By Daniel Hunter

Expensive legal fees are the number one unexpected cost most likely to catch home owners out, followed by surveyor fees and stamp duty, according to new Money Advice Service research.

Almost two in five (38%) British home owners named legal fees as a higher than expected moving cost when moving to their current home, while around one in five said surveyor fees had caught them out (21%). Among 25-34 year olds buying a home, half of them said legal fees were higher than expected.

Looking at the costs of hiring a removal firm, buying boxes and using self-storage, around one in six (17%) people said those moving costs were much more or more than expected. While around one in five (18%) people who knew the amount they spent said moving costs amounted to £100 or less, around one in ten (9%) spent an eye-watering amount of £3,000 or more.

Those living in the East and the Midlands were most likely to get their moving costs in under £100 while Londoners were the least able to get their moving costs to £100 or less the last time they paid for moving costs.

The research also looked at how people are managing to pay for a deposit on their first home. More than a third (37%) of adults used savings to buy their first home, while one in eight (12%) people used their family to help raise a deposit. Few people were tempted to use a credit card (1%) or bank loan (4%) although Londoners were the most likely to do so with one in 12 (8%) choosing one of those payment options (7% using bank cards).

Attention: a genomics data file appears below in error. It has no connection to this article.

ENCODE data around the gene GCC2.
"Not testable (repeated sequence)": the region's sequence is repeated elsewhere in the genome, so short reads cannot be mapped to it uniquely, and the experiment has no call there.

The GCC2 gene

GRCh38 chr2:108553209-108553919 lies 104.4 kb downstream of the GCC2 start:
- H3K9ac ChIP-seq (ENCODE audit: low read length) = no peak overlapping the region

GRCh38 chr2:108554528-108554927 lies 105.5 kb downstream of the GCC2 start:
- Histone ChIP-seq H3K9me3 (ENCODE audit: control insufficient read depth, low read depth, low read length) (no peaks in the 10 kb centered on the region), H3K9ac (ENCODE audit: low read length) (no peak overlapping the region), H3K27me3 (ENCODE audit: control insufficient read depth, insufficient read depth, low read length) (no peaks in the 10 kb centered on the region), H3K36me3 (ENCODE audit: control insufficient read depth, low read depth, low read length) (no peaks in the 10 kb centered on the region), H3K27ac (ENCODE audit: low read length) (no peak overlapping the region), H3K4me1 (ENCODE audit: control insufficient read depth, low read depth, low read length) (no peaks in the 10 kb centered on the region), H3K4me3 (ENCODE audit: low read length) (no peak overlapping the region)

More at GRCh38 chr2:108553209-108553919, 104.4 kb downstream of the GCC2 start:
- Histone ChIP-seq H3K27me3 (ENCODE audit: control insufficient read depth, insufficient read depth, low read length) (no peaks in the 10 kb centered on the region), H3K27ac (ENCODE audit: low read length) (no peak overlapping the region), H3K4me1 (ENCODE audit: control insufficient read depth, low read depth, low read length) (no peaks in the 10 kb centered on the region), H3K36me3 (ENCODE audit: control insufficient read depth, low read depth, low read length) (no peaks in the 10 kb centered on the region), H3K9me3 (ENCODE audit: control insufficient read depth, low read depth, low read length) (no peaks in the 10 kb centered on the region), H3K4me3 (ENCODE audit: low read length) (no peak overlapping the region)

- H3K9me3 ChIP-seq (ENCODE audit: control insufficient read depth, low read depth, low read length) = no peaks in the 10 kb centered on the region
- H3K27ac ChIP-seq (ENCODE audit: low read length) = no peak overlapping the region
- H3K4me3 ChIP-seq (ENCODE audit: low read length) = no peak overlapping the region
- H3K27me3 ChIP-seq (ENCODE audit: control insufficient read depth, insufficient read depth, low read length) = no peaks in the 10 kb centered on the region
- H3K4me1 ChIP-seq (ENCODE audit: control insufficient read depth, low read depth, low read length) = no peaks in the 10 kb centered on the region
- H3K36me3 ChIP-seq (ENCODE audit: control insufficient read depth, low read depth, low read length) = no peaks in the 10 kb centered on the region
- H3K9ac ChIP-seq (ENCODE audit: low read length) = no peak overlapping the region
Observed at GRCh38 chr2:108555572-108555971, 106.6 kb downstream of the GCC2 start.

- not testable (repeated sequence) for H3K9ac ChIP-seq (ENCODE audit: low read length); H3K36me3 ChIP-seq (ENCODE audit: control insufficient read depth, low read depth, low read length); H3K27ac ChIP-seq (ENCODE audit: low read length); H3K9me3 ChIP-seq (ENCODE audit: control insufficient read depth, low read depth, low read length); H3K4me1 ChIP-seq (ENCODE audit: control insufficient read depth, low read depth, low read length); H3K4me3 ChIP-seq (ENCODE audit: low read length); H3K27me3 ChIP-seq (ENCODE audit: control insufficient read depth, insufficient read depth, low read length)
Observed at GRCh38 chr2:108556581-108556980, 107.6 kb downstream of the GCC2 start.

Those living in the West Midlands were most likely to use savings for their first home deposit with almost half (46%) of them doing so, while people living in Wales were least likely with just a quarter of them choosing to use savings.

Of those who have purchased a property, one in eight people took between one and three years to raise a deposit for their current home, while the same amount took less than a year to fund a deposit.

The Money Advice Service research is based on a YouGov report that surveyed more than 2,000 British adults online in August 2013.

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